Dr. Hal Holmes, Lead Engineer at Conservation X Labs, was selected as one of five Moore Inventor Fellows (2018) by the Gordon and Betty Moore Foundation to support his work on the DNA Barcode Scanner. He is the first Moore Inventor Fellow from a non-profit organization.
Dr. Holmes’ work focuses on a handheld, battery-powered, screening tool that enables someone without technical training to perform an automated DNA test to identify wildlife products right in the field. This invention will exploit genetic testing and technology for conservation and has the potential to monitor and prevent illegal trafficking of timber and wildlife products.
“Conservation X Labs believes that exponential technological innovations are required to solve the massive conservation challenges the planet faces,” said Dr. Alex Dehgan, CEO of Conservation X Labs. “We are proud to be the field leaders in conservation technology and are deeply honored that Dr. Hal Holmes, our Lead Engineer, was recognized by the Gordon and Betty Moore Foundation for his groundbreaking work in the field of genetic testing for conservation.”
Dr. Holmes was also awarded an inaugural Schmidt Science Fellowship (2018) to drive the development of a new DNA extraction platform to address difficult sample types at Virginia Polytechnic Institute and State University. To learn more about his contributions through the Schmidt Science Fellows program, see their press release and website. Learn more about Dr. Holmes and his work in his own words below.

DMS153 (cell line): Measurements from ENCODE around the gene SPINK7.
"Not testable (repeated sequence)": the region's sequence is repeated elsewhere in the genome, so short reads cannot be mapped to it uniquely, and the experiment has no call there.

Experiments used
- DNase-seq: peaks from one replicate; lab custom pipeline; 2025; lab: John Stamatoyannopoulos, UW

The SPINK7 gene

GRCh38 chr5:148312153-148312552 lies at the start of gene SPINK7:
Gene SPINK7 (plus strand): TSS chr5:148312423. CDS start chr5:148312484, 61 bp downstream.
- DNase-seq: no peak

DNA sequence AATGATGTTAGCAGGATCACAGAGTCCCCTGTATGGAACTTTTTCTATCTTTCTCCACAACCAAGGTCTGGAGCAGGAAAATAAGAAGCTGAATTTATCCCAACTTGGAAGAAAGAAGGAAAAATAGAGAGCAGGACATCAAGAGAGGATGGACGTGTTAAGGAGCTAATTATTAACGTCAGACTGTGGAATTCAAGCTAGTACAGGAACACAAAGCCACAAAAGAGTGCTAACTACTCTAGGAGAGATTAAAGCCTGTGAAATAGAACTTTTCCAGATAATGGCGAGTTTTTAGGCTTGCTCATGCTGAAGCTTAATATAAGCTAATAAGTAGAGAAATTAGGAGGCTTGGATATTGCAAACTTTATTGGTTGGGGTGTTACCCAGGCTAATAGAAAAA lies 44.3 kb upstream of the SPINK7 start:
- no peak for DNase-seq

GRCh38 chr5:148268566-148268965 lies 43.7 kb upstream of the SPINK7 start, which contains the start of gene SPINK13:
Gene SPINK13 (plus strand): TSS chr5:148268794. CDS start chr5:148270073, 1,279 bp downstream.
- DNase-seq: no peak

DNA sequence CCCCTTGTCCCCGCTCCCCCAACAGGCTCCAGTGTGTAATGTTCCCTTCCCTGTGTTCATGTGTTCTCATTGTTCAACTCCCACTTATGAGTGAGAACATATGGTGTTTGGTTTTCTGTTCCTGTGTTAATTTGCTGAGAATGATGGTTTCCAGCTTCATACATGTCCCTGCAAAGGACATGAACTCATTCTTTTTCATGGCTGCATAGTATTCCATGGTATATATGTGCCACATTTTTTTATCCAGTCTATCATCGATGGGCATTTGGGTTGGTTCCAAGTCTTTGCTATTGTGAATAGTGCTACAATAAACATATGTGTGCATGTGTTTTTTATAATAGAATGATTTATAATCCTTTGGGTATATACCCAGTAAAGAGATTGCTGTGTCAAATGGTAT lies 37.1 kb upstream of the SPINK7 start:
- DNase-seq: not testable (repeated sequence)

Moore Inventor Fellows supports early-career scientist-inventors working on innovative projects with the potential to bring about significant change. Since its inception in 2016, Moore Inventor Fellows has supported early-career scientist-inventors at a critical stage of research, by giving them the resources and freedom to test their ideas. This year, to diversify the applicant portfolio, nominees were sought from select research institutions in addition to universities.
Each fellow receives a total of $825,000 over three years to drive their invention forward, including $50,000 per year from their home institution. Starting with five fellows in 2016 and five more in 2017, the foundation plans to allocate nearly $34 million through 2026 to support 50 Moore Inventor Fellows.
For more information about the Moore Inventor Fellows program, see their website and press release here.
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